Wednesday, November 20, 2019

No Fool For a Client

What first began as a completely impossible uphill battle against the system is starting to come around for this untrained amateur attorney taking on the State of New Hampshire. Facing 6 felony counts and up to 30 years in prison, I fought back against a lying county attorney, a disorganized drug task force and a judge that gave the prosecutor far more credit than me.

Since the Motion to Dismiss and the resulting hearing on that motion, so much happened that changed the whole landscape of the case. I lost the motion to dismiss (I will be filing a motion to reconsider soon), but it appears there was a mistake on my part in explaining the facts. I put a sentence in an important pleading that insinuated the first cold text from Drug Task Force Officers came the night they first saw me on the side of the road. The reality was that text came weeks later, not the same night these guys saw me stuck in a snowbank.

At any rate, I won a motion to suppress by submission. The County Attorney admitted with no argument that I never had my rights read to me and that he did not intend to use anything from the day of my arrest as evidence. So he tapped out on that one. I also filed a Motion to Recuse, which was summarily denied, but that will actually work out in my favor.

Next, I filed a motion to compel discovery. I wanted the policies, procedures and training materials regarding the targeting of controlled buy subjects by the Drug Task Force. I also wanted the same materials regarding avoiding entrapment. I have to give all the credit to my standby counsel for suggesting that I ask specifically for "policies and procedures."

It just so happened there was a disastrous raid organized by the state Drug Task Force around 7 years ago that left a police chief dead and a number of other officers wounded. The aftermath of that raid featured a review board put together to examine what went wrong.

The review committee determined that the DTF “is significantly lacking” in proper policies and procedures pertaining to their daily operations, while also lacking proper equipment and tactical training for officers to do their jobs. Further, the review committee concluded, “clear, written policies” are absent, leading to team members who “are granted license to develop their own methods of operation, which exposes the entire organization to unacceptable levels of inconsistency, and therefore risk and liability.”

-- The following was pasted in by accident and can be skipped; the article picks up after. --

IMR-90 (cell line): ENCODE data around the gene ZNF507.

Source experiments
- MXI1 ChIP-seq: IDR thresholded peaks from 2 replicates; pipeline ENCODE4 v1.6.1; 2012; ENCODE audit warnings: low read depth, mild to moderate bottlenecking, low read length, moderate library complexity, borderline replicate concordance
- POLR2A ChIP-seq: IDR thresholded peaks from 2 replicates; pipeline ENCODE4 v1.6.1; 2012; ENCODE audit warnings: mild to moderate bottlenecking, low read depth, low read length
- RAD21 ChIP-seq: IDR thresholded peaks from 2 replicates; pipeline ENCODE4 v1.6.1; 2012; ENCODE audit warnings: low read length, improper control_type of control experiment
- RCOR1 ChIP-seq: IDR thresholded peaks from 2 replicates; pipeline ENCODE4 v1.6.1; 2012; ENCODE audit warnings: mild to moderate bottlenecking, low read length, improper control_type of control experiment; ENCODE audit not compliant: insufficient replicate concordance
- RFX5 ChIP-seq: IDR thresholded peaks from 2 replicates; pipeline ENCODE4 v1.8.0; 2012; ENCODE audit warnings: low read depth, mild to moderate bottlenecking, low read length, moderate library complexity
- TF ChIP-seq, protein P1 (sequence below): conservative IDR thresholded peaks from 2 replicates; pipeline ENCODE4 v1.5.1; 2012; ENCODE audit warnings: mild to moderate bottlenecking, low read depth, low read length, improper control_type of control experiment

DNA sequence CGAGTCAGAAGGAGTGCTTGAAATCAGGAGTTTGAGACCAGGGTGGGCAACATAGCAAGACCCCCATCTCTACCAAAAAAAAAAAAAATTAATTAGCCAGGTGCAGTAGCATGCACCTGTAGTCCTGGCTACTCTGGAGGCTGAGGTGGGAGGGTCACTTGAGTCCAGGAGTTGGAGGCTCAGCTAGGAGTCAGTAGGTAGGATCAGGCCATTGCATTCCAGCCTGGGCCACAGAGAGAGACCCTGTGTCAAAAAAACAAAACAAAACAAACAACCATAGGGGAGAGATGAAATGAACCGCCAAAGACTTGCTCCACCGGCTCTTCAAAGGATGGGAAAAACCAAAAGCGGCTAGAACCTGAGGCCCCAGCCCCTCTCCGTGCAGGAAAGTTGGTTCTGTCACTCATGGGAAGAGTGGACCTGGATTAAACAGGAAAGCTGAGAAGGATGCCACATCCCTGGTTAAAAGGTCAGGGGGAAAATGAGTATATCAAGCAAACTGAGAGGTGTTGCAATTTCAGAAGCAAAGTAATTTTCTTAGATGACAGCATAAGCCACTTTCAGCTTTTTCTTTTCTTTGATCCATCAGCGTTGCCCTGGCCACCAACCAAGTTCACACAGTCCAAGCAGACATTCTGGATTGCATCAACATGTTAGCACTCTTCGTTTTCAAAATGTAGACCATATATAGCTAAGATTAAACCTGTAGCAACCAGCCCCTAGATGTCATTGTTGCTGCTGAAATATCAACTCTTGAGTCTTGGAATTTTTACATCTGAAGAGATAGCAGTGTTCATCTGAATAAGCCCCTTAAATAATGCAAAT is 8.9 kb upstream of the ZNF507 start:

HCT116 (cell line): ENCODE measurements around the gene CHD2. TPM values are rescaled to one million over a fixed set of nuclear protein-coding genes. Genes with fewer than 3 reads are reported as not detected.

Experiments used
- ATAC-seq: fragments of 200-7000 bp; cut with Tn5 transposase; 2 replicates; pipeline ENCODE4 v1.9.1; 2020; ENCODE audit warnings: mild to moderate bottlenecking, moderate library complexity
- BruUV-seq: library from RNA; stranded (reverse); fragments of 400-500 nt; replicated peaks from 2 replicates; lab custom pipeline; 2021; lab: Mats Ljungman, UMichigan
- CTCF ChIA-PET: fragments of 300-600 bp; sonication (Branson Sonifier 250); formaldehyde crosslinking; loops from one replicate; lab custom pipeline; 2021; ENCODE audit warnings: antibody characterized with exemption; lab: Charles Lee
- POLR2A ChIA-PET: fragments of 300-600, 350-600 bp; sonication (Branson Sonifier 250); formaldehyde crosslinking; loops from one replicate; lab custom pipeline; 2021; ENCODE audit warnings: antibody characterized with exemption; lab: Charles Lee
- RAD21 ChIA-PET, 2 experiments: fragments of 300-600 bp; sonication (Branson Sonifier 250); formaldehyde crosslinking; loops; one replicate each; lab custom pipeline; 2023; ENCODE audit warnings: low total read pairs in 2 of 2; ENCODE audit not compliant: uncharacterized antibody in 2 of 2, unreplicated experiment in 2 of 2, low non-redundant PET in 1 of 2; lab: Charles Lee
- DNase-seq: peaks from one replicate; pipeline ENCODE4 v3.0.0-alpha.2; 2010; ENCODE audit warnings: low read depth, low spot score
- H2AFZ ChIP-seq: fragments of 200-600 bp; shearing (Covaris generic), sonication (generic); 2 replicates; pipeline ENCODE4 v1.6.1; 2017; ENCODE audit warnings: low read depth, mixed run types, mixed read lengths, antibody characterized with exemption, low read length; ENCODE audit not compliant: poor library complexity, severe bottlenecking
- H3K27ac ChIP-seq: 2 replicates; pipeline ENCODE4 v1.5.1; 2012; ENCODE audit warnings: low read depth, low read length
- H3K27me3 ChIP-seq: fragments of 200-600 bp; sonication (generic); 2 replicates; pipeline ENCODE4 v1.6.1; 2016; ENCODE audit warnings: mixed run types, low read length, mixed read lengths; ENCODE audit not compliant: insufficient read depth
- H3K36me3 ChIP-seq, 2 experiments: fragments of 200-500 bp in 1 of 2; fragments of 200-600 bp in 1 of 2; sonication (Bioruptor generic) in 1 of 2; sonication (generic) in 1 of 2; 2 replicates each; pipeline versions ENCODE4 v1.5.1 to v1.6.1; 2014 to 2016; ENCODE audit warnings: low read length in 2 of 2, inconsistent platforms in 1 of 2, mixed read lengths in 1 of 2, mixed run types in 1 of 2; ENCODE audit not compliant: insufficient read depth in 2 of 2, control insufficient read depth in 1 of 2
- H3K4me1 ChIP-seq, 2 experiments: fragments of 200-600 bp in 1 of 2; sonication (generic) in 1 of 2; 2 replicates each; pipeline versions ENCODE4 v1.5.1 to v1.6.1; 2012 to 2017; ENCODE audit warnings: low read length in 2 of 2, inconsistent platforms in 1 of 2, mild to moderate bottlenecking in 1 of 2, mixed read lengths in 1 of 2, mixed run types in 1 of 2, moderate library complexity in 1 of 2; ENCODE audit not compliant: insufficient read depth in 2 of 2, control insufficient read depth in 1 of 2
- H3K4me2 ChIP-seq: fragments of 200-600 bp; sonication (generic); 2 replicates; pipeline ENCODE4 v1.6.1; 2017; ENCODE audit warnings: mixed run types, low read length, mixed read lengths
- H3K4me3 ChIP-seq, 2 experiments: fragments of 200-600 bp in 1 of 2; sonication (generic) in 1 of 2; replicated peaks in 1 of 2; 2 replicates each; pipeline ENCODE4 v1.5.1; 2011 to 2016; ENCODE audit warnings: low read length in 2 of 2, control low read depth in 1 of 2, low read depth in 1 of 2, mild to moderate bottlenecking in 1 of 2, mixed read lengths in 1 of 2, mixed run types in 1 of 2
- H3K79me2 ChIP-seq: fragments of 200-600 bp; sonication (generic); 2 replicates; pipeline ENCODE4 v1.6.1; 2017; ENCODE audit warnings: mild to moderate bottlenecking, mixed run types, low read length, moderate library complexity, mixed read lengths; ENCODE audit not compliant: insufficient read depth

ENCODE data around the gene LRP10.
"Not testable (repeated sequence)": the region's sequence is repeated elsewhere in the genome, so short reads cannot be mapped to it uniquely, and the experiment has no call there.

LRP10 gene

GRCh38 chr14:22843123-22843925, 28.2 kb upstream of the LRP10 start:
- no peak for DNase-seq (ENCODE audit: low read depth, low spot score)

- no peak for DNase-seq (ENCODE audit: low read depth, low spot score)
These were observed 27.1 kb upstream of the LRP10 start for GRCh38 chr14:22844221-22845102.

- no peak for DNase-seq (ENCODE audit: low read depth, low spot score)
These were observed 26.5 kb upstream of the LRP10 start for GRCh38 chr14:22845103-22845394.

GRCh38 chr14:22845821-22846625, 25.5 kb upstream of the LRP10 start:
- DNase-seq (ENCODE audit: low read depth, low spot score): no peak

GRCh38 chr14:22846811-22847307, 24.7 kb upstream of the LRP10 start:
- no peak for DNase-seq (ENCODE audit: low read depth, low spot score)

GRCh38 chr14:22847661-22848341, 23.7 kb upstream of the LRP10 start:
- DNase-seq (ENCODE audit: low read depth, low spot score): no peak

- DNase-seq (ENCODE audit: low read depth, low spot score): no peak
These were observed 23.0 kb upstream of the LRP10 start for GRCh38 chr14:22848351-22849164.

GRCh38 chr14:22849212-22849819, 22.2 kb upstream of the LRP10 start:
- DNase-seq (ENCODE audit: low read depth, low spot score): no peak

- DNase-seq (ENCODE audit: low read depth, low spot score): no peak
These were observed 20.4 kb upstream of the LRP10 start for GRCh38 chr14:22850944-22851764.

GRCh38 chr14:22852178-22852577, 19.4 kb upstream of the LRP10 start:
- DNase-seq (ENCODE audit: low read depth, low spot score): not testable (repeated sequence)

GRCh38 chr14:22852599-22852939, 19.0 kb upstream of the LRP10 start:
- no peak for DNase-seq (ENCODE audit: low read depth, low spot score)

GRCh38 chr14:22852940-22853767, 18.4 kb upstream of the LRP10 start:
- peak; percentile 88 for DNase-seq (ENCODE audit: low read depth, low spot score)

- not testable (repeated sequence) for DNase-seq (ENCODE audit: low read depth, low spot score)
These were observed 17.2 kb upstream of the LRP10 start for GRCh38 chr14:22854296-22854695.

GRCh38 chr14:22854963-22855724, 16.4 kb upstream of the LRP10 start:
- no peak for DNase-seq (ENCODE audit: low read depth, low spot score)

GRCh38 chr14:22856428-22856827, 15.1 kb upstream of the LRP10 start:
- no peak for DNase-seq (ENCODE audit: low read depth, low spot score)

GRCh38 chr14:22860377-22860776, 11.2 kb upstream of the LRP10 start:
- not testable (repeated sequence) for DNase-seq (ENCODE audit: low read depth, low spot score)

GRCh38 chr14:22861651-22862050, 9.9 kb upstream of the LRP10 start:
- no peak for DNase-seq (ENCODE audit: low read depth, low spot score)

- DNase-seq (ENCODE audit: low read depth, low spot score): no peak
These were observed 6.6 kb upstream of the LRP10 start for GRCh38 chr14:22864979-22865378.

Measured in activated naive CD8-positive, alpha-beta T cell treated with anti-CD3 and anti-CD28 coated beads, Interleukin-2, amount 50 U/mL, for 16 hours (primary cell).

I included this article in one of my pleadings after being told by the county attorney that he reached out to the DTF and found out they had no such policies and procedures. Well isn't that wonderful? So 7 years have gone by since this organization was first told to develop adequate policies and procedures, and they still have none regarding targeting people for controlled buys and avoiding entrapment? Sounds like a recipe for more than a few lawsuits.

So the bottom line is even when people die and get seriously injured due to this unit's disorganization and lack of training, the state's drug task force can't really figure out how to change for the better. They are still making the same mistakes. Still suffering from the same symptoms of failing leadership.

The motion to compel isn't in the decided column yet, but it should be very soon.

Next came one of the most pathetic flurry of motions I've ever seen. The county attorney sought to exclude: all communications between himself and I; all mention of a prior DTF case where he represented the Town of Gilford as a co-defendant with the DTF; all mention of the raid described above and the resulting review of the DTF; and all mention of the government leaks which compromised the investigation from the jump.

He even sought a motion to continue the trial because his main witness needed more time for paternity leave.

What this attorney does not realize is that it doesn't really matter when this trial is. He's followed a pattern I actually predicted he would follow. Everyone I ever investigated who got caught in lies and cover ups did the same thing. Character is consistent across the board when it comes to attorneys like Livernois. All of them tend to fight too hard for all the wrong reasons when they get cases that have serious weaknesses. I've painted him into a corner on purpose, and he'll destroy himself fighting his way out of it. Since he knows he has no shot at getting a guilty plea out of a jury if they hear all the facts, he's going to try to exclude all the ones that make him look bad. It's just the kind of thing attorneys do that make people hate all attorneys equally.

He'll hang on the "I'm just doing my job" excuse but step all over the honest application of the law while doing it.

I came into this process spitting mad and trying to explain my whole case at the arraignment. Since then I made quite a few adjustments to my attitude and my approach. I'm ready to empanel a jury and move forward, but the prosecutor is now trying to delay things and hide the truth.

I'm the last person anyone should try to hide the truth from. I know just where to find it. I know from experience that the truth always shines through in the end. I'll continue to fight to expose the truth while they perpetrate their lies, and we'll let a jury decide. Stay tuned.